Elizabeth Morgan | UK’s approach to Caribbean post-Brexit
There have been several articles in the regional press in recent weeks speculating about the United Kingdom’s relationship with the Caribbean after leaving the European Union (EU) scheduled for October 31 (Brexit day). The Caribbean should be examining its ties with the UK post-Brexit. I wish, though, to bring another perspective to this discussion.
The UK-Caribbean Forum, aimed at strengthening cooperation between Britain and Caribbean countries, meets biennially, but has not convened since 2016. It is now not likely to meet until 2020 when the political situation in the UK, hopefully, will be more stable and predictable. Currently, as October 31 approaches, the British political situation is most unsettled and it does appear that a general election is on the horizon.
This does not mean, however, that the UK administrations have not been considering their relationship with the Caribbean countries. Since 2016, there have been high-level contacts between foreign and trade ministers at the bilateral, regional, Commonwealth, African Caribbean and Pacific (ACP), and United Nations (UN) levels. Over the next four weeks, though in a climate of uncertainty, there should be opportunities for engagements at the UN General Assembly, where there will be a Summit on the UN Sustainable Development Goals (UN SDGs), New York, September 24-25, and at the Commonwealth Trade Ministers Meeting, London, October 10.
In October 2018, the Guyana Chronicle reported that British high commissioners to Guyana, Barbados/OECS, and Trinidad and Tobago, then meeting with the former vice-president of Guyana, Carl Greenidge, were part of a team working on a strategy to strengthen UK-Caribbean relations. This indicates that the British high commissioners in the region have a mandate to develop a Caribbean strategy.
An August 12 press release from the UK Department of International Trade (UK DIT) reported that it hosted an event in Bristol in partnership with the Caribbean Development Bank and the Caribbean Council showcasing opportunities in the region for UK companies, including small and medium-size enterprises (SMEs), in energy, infrastructure and other sectors.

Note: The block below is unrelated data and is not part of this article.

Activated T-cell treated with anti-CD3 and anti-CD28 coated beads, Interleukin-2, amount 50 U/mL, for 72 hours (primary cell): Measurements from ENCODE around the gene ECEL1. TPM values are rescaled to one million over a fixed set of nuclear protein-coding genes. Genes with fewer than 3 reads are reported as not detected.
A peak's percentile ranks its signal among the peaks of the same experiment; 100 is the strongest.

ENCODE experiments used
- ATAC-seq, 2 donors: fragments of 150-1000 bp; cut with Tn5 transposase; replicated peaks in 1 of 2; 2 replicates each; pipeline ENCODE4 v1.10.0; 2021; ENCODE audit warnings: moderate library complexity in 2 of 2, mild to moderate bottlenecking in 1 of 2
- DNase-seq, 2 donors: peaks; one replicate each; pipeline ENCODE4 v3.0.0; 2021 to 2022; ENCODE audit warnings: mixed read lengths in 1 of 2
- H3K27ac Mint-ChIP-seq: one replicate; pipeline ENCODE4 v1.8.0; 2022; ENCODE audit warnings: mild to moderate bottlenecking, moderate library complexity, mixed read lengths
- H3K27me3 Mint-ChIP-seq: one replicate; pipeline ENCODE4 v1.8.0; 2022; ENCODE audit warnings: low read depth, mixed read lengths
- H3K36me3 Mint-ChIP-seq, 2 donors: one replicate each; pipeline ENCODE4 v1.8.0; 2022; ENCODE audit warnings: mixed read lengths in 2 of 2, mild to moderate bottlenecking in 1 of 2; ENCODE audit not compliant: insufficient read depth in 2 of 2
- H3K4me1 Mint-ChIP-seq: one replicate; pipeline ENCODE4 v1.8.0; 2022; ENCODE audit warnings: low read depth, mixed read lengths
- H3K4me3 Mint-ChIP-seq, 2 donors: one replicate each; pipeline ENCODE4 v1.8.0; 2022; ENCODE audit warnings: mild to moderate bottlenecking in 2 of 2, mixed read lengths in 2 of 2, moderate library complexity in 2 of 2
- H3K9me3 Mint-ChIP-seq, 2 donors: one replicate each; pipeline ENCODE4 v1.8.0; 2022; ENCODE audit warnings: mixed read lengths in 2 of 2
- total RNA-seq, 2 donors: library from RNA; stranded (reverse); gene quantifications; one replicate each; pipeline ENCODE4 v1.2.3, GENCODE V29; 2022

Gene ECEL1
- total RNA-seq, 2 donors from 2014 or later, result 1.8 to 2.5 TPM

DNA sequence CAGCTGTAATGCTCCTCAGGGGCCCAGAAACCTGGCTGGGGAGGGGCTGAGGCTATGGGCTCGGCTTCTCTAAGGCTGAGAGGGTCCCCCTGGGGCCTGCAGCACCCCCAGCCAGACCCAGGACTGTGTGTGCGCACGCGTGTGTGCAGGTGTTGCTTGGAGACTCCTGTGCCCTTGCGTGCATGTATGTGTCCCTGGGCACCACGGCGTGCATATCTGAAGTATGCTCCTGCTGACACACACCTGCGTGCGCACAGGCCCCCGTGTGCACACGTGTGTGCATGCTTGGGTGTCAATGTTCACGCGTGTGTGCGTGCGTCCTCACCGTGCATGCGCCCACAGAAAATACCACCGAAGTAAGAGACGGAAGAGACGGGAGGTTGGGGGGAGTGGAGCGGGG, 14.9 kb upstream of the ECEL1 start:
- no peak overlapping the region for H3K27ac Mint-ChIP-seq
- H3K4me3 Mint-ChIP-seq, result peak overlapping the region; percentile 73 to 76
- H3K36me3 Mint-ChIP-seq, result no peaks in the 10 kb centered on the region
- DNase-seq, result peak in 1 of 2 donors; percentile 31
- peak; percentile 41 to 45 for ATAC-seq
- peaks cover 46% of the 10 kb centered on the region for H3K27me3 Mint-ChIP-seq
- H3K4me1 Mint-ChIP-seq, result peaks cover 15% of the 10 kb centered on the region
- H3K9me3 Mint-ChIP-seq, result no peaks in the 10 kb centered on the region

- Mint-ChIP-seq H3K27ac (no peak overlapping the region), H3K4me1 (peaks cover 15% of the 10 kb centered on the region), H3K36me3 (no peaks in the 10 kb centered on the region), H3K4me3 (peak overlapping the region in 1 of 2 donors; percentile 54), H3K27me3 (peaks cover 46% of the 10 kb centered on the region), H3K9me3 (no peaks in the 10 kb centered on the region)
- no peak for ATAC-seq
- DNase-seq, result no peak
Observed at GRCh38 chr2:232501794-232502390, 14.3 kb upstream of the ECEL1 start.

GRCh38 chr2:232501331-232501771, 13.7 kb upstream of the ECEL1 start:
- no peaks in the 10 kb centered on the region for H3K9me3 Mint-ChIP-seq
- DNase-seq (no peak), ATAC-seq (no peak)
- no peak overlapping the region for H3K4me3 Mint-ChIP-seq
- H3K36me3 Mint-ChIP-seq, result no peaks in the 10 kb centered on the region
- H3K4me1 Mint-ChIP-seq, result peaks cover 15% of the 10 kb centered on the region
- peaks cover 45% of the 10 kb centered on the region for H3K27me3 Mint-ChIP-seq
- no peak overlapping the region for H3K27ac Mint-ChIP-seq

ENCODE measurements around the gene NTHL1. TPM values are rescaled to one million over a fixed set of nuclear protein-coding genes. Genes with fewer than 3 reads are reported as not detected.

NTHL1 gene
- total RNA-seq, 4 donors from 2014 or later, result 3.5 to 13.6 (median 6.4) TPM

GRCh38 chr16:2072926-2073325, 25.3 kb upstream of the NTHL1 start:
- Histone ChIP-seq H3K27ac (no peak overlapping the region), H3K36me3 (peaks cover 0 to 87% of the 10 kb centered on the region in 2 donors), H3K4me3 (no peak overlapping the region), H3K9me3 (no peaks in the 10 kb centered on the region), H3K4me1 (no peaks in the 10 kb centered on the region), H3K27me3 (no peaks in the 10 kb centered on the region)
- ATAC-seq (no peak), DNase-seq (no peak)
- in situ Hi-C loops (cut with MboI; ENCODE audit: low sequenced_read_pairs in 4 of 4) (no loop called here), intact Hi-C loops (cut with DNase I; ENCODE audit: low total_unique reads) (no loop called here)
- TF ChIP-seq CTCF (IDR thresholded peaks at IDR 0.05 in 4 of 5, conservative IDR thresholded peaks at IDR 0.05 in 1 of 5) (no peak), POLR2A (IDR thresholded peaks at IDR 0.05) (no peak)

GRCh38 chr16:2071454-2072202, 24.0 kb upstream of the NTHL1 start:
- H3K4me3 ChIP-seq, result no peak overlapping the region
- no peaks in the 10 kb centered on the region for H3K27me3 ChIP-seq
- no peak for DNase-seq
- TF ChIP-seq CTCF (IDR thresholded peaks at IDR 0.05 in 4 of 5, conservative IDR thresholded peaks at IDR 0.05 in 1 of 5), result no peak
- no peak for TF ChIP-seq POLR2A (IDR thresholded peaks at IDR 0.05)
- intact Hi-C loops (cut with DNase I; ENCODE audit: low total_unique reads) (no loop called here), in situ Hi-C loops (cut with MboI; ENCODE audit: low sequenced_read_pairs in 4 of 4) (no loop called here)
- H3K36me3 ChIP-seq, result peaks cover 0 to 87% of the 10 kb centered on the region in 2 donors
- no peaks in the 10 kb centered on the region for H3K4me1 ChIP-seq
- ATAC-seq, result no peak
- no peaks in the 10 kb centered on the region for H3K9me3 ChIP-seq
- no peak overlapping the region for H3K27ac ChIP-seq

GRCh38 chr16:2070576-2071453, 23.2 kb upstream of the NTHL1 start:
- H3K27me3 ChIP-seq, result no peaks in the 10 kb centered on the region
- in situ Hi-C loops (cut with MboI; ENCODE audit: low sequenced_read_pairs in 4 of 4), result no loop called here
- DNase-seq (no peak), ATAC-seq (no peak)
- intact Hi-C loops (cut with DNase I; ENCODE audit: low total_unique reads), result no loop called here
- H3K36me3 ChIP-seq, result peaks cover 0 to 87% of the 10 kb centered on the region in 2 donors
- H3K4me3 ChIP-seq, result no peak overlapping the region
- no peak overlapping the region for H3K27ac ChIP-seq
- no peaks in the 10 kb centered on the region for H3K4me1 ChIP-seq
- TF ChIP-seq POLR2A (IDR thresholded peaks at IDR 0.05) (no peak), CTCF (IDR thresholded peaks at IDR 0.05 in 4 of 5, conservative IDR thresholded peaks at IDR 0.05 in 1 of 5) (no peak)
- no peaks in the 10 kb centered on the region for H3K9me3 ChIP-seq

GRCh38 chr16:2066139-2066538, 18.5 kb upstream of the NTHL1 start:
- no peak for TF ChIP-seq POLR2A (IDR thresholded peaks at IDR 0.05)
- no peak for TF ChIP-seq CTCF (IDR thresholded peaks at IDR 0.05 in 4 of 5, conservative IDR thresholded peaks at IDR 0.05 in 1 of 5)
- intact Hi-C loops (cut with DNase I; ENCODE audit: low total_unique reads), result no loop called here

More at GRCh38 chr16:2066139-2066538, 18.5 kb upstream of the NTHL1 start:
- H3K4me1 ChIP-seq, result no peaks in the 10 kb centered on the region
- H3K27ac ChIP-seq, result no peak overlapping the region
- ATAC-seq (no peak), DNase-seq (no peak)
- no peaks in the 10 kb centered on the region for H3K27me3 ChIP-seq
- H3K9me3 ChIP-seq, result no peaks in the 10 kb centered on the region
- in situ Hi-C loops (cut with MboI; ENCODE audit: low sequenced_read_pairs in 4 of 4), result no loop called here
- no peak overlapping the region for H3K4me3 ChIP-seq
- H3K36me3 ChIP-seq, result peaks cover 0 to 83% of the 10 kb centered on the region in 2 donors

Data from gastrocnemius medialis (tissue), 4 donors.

Recall that in March, the UK and the ACP Caribbean Forum (CARIFORUM) members signed the continuity Economic Partnership Agreement (EPA) to ensure trade under preferential terms post-Brexit.
Bilaterally, the UK has been moving to strengthen its engagement with individual Caribbean countries, particularly Guyana.
The Department for International Development (DFID), in its Caribbean profile, states that the UK sees the Caribbean as a key partner and indicates that it will continue development support, focusing on specific UN SDGs – (7) affordable and clean energy; (8) decent work and economic growth; (9) building sustainable and resilient infrastructure; (13) promoting climate action; and (16) fostering peace, justice and strong institutions. The UK has keen interest in reducing crime and in promoting trade and business opportunities.
Interestingly, DFID states, “As we leave the EU, we will strengthen bonds with the Commonwealth Caribbean, with DFID providing UK aid to poorer countries.” This could be a reference to the high- and upper middle-income status of Caribbean countries. DFID’s emphasis on opportunities for UK businesses and trade seems to be highlighting trade over aid.
The UK also has to determine how it defines the Caribbean, whether it is the Commonwealth Caribbean (only the Anglophone Caribbean), CARICOM (which includes Haiti and Suriname), or CARIFORUM (which includes the Dominican Republic).
So while former UK Prime Minister Theresa May did not visit the Caribbean as she did Africa, the UK has been making progress in designing a post-Brexit strategy for its relationship with the Caribbean.
On the Caribbean side, focus has been on concluding the continuity trade agreement, with some bilateral contacts and expressions of interest. What is not clear is whether the Caribbean is actively developing its strategy for engagement with a post-Brexit UK pending convening of the UK-Caribbean Forum.
Elizabeth Morgan is a specialist in international trade policy and international politics. Email feedback to email@example.com.